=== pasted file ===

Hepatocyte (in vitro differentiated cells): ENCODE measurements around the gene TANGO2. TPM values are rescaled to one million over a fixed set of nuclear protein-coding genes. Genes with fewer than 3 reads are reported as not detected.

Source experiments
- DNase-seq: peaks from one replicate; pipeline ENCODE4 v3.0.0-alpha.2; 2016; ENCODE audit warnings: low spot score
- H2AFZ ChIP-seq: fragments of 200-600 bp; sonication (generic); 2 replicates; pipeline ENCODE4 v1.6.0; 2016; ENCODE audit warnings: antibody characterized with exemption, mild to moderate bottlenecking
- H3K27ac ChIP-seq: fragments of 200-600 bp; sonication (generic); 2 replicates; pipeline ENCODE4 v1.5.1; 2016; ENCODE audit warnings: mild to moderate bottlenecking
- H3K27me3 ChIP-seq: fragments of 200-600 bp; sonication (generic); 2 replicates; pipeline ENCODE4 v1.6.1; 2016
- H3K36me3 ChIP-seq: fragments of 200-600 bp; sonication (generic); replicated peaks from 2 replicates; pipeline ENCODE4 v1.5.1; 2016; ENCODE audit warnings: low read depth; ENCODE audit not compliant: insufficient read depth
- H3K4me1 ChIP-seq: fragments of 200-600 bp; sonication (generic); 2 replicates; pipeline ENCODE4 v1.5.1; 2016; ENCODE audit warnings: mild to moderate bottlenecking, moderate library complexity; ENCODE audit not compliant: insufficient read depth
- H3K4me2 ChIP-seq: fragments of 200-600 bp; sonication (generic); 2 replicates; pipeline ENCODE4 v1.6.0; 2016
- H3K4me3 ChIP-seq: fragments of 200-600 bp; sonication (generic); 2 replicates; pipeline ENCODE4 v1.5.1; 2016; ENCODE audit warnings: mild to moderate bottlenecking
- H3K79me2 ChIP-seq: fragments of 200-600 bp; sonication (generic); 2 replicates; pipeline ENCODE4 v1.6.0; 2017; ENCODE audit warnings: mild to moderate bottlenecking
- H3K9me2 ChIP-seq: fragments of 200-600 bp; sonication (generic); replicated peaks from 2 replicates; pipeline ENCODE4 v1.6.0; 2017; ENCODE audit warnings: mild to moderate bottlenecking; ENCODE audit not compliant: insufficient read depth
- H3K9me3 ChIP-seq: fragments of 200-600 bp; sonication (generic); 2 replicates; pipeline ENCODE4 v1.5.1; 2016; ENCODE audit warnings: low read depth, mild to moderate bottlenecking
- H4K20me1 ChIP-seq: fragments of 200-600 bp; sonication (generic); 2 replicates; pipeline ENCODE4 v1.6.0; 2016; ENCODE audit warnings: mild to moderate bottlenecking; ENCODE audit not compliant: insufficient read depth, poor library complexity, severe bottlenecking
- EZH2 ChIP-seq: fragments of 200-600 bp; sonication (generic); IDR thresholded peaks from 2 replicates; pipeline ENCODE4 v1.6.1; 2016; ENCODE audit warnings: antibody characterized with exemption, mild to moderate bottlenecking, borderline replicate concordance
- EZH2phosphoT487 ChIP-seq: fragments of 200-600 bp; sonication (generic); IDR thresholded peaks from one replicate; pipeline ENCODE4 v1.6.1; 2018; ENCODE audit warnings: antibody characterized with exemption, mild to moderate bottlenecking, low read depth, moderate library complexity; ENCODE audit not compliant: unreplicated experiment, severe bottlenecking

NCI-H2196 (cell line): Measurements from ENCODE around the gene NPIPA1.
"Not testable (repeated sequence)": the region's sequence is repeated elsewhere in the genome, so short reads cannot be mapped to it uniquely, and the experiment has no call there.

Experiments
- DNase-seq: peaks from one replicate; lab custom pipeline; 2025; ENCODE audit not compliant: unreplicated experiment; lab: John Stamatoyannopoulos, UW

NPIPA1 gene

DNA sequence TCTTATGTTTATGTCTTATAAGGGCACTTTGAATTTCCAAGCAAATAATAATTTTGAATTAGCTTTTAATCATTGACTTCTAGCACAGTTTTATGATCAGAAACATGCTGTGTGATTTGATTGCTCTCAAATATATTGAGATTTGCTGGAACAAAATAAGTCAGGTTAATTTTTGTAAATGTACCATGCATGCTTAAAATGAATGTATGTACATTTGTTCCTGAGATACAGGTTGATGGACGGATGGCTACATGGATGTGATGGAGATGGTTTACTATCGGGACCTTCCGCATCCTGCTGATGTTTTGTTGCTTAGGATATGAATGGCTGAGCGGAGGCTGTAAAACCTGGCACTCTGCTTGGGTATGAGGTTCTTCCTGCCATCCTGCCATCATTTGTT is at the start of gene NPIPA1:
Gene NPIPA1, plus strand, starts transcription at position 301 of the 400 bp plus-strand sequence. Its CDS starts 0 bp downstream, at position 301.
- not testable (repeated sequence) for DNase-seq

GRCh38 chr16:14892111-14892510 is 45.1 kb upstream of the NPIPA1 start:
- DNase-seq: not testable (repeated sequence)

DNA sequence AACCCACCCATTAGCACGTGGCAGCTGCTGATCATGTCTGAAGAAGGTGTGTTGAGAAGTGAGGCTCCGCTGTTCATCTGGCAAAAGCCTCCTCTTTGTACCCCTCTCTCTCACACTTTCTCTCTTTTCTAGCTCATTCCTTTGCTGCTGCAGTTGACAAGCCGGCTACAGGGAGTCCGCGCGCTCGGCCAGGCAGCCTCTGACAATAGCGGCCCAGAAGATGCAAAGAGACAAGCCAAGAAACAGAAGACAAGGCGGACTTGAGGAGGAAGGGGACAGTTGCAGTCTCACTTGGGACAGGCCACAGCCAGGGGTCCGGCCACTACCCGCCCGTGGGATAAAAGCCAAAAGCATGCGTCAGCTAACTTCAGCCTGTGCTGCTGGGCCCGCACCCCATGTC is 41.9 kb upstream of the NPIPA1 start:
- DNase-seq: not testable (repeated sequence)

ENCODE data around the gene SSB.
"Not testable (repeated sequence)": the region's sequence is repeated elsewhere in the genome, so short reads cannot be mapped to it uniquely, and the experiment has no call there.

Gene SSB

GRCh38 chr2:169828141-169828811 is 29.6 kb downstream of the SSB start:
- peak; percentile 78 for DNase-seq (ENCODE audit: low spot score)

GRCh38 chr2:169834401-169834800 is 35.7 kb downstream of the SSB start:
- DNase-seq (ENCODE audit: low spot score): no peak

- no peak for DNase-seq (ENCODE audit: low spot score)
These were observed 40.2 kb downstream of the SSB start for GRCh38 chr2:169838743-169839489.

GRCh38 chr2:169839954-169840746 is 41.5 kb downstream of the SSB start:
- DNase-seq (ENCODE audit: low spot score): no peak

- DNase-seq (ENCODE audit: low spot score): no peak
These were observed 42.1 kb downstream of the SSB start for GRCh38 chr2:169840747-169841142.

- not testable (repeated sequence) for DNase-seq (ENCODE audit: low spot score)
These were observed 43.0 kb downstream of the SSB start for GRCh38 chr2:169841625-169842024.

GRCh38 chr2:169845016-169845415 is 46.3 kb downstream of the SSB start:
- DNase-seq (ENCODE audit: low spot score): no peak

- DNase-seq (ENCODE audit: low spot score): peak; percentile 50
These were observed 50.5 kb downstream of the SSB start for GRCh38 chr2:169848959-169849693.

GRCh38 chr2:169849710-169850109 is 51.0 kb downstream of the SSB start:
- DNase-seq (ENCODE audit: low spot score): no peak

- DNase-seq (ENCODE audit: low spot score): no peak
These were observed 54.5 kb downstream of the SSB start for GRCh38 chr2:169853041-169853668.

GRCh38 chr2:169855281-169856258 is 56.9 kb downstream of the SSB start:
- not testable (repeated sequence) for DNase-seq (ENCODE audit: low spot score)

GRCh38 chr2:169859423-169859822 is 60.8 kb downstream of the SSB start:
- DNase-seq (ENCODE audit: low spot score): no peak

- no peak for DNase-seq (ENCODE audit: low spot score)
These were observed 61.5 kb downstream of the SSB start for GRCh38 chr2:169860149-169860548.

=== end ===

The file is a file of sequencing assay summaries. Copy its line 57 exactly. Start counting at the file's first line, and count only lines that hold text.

These were observed 61.5 kb downstream of the SSB start for GRCh38 chr2:169860149-169860548.